The Federal Trade Commission ("FTC") recently published a Notice in the Federal Register announcing revised jurisdictional thresholds for reporting transactions pursuant to the Hart Scott Rodino Antitrust Improvements Act of 1976 ("HSR Act"), and for triggering the prohibition on interlocking directorates, which are governed by Section 8 of the Clayton Act.

Changes to the Hart Scott Rodino Reporting Thresholds

Filing Threshold: Section 7A of the Clayton Act, which is more commonly known as the HSR Act, requires all persons contemplating certain mergers, acquisitions, joint ventures and corporate and non-corporate formations (e.g., LLCs and LPs), which meet or exceed the HSR Act's jurisdictional thresholds, to (1) notify the FTC Bureau of Competition and the U.S. Department of Justice Antitrust Division and (2) wait the statutory 30-day period before consummating the transaction (unless early termination of the waiting period is granted). Pursuant to the 2000 Amendments to Section 7A, the FTC is required to revise the jurisdictional thresholds annually based on the change in gross national product.

These revised thresholds set forth below will take effect on February 24, 2011 and will apply to all transactions that close on or after the effective date.

  • Not Reportable: No transaction resulting in an acquiring person holding an aggregate total amount of voting securities or assets in the acquired party of less than $66.0 million will need to be reported under the rules. (Please note, however, that transactions with values falling below this threshold are still potentially subject to antitrust review by the FTC or the DOJ's Antitrust Division).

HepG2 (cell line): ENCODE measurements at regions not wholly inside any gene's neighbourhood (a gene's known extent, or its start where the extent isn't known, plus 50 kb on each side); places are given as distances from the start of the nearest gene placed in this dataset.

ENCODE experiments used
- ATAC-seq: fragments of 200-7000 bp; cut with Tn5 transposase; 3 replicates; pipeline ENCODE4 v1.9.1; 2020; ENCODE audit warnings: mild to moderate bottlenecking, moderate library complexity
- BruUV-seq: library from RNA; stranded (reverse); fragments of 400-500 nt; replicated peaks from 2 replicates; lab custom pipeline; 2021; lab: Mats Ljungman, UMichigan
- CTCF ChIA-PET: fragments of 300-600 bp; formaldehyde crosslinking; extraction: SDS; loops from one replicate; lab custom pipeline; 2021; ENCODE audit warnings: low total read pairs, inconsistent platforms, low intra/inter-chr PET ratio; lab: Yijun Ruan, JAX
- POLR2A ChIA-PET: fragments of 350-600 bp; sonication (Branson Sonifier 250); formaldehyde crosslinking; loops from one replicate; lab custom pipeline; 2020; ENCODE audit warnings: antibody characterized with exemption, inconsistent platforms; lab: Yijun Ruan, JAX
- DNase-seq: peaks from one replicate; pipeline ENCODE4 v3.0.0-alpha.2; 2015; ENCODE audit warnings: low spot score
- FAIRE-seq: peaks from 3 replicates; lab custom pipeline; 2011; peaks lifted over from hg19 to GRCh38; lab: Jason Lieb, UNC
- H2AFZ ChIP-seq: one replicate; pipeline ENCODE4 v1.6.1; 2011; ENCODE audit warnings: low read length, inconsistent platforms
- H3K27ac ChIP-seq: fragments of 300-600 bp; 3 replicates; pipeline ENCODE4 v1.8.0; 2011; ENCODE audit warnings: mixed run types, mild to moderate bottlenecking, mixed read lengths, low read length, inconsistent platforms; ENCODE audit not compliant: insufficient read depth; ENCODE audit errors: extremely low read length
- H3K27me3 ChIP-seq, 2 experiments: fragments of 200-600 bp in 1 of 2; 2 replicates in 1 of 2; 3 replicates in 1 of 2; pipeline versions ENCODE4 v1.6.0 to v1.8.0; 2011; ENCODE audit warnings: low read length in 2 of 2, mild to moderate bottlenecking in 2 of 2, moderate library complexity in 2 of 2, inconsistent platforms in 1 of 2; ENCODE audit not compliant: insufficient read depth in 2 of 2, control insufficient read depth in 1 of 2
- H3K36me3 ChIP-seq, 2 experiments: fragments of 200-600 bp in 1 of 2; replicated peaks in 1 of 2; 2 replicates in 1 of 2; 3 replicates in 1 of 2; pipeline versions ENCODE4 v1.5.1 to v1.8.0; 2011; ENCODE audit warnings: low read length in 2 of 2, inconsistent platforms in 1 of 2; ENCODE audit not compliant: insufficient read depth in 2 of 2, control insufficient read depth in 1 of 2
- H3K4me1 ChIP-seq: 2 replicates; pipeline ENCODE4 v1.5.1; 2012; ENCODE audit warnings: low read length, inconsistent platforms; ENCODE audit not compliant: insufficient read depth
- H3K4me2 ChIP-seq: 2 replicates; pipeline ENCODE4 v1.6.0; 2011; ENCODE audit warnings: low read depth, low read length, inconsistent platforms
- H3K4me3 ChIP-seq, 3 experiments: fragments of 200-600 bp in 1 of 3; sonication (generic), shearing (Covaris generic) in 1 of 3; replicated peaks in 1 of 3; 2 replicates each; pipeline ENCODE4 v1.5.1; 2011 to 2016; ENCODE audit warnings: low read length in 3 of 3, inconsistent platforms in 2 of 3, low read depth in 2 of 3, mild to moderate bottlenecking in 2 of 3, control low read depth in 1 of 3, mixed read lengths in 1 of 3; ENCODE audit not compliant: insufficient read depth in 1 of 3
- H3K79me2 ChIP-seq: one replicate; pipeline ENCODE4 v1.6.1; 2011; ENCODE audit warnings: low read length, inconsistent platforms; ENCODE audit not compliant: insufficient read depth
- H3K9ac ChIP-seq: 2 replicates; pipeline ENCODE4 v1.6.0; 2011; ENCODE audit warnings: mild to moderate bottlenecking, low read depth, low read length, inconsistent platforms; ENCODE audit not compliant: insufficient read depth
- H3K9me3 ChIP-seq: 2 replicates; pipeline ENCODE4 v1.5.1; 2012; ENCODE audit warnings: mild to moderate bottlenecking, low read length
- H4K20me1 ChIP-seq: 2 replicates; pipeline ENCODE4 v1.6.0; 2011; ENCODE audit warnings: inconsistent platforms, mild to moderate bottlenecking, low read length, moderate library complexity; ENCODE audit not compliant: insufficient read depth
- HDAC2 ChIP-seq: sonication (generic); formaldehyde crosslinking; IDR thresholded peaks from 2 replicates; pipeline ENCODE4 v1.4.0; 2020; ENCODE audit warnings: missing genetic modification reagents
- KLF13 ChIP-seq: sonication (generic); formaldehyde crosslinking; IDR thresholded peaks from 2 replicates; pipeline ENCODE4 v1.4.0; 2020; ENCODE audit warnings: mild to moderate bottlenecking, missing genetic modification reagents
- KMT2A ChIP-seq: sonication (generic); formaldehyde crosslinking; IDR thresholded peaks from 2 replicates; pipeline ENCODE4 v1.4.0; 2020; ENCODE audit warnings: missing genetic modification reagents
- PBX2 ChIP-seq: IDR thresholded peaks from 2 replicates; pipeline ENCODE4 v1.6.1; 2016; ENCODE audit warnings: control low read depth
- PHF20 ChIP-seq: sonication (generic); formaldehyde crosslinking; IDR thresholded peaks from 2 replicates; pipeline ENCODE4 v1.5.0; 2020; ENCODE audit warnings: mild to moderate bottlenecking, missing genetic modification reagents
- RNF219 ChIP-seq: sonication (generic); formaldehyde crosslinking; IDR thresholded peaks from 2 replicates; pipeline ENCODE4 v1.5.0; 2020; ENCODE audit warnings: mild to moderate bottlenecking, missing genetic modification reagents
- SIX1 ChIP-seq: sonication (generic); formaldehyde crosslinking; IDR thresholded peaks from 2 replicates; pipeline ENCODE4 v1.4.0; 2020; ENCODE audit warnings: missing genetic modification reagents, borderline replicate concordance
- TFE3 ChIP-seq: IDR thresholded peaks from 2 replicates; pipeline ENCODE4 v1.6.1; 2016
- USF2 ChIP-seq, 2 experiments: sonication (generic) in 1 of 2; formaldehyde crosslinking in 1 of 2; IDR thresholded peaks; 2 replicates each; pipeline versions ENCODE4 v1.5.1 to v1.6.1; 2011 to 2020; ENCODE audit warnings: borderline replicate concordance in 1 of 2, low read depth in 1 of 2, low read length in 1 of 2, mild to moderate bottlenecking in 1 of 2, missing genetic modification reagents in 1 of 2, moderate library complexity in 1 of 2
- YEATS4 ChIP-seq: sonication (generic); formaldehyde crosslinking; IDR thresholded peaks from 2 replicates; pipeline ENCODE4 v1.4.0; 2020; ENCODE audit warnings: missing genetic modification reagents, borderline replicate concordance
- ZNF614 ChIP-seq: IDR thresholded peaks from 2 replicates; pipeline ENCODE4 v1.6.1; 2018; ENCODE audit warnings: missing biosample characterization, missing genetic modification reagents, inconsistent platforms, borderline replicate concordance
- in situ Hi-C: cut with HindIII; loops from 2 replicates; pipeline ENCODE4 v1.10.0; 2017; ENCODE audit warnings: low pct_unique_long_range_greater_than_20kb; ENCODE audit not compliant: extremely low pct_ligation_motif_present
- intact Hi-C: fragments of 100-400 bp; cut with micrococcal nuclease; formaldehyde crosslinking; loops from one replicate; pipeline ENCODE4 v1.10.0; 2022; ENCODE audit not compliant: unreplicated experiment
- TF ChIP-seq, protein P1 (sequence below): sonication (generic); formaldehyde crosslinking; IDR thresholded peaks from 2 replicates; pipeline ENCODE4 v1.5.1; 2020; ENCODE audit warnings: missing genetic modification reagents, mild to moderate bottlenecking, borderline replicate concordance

• Always Reportable: All acquisitions that result in an acquirer holding an aggregate total amount of the voting securities or assets of the acquired party in excess of $263.8 million will be reportable, unless otherwise exempted.
  • "Size of the Person" Test: Acquisitions valued between $66.0 million and $263.8 million are reportable based on the size of the acquiring person and the size of the acquired person (i.e., "size of the person test"). Generally, the "size of the person test" will require that one side of the transaction have sales or assets of at least $13.2 million and the other side have sales or assets of at least $131.9 million.

The filing fees will remain the same, and will apply to the revised thresholds as follows: (click to view table)

Changes to the Thresholds Triggering the Prohibition on Interlocking Directorates

Section 8 of the Clayton Act prohibits a person from serving as a director or an officer of two competing organizations if two thresholds relating to (1) capital, surplus and profits of a certain value; and (2) sales of a certain level. The reason for this prohibition is that if competing organizations share officers or directors, there is a high likelihood that the organizations will not compete with one another, or not compete aggressively.

Pursuant to the 1990 Amendment to Section 8, the FTC is required to revise the Section 8 jurisdictional thresholds annually based on the change in gross national product. Effective as of January 25, 2011, no person can serve as a director or officer of two competing organizations if each competitor has capital, surplus, and undivided profits aggregating more than $26,867,000, except that neither corporation is covered if the competitive sales of either corporation are less than $2,686,700. Failure to comply with the prohibition on triggered by these thresholds could result in liability under the antitrust laws.